Turbidite vs. Debris Flow: A Class Debate on Deep Water Depositional Systems

Bosiljka Glumac
Smith College
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Debates are a powerful tool for learning and active involvement of students: instead of listening to a lecture on deep water depositional systems the students examine primary literature and debate controversial issues regarding turbidity currents and debris flows.

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An undergraduate required course in sedimentary geology that meets twice as week for 1 hr 20 minutes, and once a week for 2 hrs 50 minutes for a total of 13 weeks and has up to 20 students.

Skills and concepts that students must have mastered

The students are familiar with main characteristics of siliciclastic sedimentary rocks, especially sandstones, and with general concepts of sediment transport and deposition in different environments. To prepare for the debate students read assigned literature.

How the activity is situated in the course

As a stand-alone exercise within a general theme of depositional systems.


Content/concepts goals for this activity

Processes and products of turbidity currents and debris flows within deep water depositional systems

Higher order thinking skills goals for this activity

Critical evaluation and synthesis of ideas from primary literature.

Other skills goals for this activity

Oral presentation (debate skills), writing, literature search.

Description of the activity/assignment

This debate is based on a controversial article by Shanmugam and Moiola on reinterpretation of depositional processes in a classic flysch sequence (1995, AAPG Bulletin, v. 79, p. 672-695), which prompted 5 groups of researchers to write discussions. In preparation for the debate students examine this primary literature and other background information about deep-water sedimentary processes and products. The debate has a formal format with introductory remarks, rebuttals, and final statements by members of the Turbidite and Debris Flow teams.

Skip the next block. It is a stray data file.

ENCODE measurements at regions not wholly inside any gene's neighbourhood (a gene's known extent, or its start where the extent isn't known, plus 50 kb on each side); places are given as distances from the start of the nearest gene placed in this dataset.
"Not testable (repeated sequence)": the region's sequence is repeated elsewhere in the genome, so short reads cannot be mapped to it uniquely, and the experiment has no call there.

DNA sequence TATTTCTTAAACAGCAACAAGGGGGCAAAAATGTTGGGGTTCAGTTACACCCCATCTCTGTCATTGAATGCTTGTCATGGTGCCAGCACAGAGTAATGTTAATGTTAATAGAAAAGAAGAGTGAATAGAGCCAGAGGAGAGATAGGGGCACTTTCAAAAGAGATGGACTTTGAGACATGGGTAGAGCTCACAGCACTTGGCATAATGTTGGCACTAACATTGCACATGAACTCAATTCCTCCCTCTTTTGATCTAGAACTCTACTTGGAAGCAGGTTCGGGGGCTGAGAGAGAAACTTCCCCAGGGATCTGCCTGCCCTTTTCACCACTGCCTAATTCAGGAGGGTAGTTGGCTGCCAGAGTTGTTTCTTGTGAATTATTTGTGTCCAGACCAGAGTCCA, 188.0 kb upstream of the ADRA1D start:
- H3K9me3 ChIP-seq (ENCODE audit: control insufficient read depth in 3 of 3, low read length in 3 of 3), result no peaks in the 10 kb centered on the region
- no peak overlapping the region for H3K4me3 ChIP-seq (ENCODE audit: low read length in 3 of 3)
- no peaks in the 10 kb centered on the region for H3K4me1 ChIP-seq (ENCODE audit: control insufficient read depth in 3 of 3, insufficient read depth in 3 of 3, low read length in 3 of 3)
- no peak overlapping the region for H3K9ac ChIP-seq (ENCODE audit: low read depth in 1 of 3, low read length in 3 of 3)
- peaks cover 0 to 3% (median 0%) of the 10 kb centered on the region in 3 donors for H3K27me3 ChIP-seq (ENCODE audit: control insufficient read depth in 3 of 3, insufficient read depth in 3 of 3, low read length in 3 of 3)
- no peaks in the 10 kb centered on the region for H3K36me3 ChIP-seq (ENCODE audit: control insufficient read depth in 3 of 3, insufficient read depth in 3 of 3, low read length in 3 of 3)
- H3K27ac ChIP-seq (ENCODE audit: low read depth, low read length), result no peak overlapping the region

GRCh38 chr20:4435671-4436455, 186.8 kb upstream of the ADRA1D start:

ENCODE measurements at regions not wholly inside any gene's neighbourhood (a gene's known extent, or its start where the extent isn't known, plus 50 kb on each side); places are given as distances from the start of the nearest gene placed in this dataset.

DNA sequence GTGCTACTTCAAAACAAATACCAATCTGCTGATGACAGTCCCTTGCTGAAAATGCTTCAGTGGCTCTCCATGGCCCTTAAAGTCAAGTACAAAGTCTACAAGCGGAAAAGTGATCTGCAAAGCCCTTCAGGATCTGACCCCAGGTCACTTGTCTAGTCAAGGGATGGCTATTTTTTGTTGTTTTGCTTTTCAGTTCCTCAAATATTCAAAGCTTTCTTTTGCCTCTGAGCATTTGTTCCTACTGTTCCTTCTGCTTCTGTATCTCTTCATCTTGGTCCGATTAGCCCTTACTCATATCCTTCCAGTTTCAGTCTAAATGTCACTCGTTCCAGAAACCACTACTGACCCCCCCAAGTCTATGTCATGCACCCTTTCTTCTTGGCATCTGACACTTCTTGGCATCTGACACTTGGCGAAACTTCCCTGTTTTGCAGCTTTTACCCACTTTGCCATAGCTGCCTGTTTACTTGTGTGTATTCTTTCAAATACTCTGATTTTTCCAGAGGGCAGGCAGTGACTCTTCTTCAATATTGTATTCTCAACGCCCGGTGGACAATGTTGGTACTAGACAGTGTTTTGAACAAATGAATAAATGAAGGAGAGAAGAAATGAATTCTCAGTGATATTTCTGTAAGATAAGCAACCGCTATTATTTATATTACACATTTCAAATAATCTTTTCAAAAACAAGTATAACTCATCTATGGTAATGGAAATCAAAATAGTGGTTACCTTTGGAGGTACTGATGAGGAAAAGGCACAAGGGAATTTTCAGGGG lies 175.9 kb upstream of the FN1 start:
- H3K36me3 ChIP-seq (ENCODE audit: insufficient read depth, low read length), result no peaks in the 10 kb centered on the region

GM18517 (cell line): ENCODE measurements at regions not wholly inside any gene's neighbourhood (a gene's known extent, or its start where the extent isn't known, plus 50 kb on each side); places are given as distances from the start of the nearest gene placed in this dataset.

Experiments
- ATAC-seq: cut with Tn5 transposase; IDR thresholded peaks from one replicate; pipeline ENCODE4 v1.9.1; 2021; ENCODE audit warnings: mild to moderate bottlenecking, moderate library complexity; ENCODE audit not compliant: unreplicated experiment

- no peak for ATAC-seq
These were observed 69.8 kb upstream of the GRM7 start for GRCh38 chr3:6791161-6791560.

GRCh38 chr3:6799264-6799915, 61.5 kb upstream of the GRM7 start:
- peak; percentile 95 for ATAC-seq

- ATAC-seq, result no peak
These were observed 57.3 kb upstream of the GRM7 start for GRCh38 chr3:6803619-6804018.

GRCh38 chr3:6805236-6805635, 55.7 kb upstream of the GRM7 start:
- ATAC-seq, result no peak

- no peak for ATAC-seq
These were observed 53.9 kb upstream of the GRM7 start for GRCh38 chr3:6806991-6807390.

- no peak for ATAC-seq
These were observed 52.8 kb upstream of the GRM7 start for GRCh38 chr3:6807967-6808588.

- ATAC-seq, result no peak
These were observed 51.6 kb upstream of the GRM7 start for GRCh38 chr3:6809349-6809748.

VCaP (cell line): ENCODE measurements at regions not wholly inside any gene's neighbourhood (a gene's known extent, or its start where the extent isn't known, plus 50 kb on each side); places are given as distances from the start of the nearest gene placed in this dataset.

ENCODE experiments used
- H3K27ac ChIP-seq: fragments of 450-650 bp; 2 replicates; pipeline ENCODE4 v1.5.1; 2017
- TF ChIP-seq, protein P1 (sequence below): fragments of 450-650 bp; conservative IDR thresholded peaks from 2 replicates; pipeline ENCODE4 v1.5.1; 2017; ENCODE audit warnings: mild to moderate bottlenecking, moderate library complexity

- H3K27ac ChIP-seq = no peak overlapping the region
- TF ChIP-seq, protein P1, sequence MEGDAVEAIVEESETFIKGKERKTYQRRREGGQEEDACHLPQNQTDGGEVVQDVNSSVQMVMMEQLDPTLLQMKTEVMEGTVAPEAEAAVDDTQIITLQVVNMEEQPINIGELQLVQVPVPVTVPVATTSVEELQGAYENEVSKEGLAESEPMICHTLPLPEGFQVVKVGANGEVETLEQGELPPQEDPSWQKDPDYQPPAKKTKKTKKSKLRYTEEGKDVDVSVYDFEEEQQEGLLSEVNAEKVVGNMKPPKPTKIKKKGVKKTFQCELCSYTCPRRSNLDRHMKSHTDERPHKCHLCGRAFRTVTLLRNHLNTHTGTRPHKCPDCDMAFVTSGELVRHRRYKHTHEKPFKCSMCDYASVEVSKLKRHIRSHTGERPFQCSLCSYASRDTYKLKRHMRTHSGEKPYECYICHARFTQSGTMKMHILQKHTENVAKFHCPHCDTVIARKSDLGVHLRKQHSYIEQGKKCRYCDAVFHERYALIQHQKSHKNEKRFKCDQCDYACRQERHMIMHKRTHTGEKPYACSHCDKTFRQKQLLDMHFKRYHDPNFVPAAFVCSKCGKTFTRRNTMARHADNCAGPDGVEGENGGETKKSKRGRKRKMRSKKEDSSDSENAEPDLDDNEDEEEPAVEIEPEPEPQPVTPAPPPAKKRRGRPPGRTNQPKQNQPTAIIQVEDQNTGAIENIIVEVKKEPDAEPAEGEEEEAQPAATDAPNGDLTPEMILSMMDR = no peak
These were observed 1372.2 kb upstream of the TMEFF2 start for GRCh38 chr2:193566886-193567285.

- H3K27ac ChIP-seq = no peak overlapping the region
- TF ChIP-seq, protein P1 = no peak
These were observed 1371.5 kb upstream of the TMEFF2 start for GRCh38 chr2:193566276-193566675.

Determining whether students have met the goals

Check the notes the students took in preparation for the debate;
Monitor quantity and quality of students' participation in the debate;
Read short summary follow up papers.

More information about assessment tools and techniques.

Teaching materials and tips

Other Materials

Supporting references/URLs

There is a huge amount of literature on this topic.

See the actual assignment, where:
P&S = Prothero, D.R., and Schwab, F., 2004, Sedimentary Geology: An Introduction to Sedimentary Rocks and Stratigraphy, 2nd edition: W.H. Freeman and Company, New York, 557 p.

Gani, M.R., 2004, From turbid to lucid: A straightforward approach to sediment gravity flows and their deposits: The Sedimentary Record, v. 2, no. 3, p. 4-8.

Shanmugam, G., 2006, Deep-water processes and facies models: Implications for sandstone petroleum reservoirs: Elsevier, 600 p.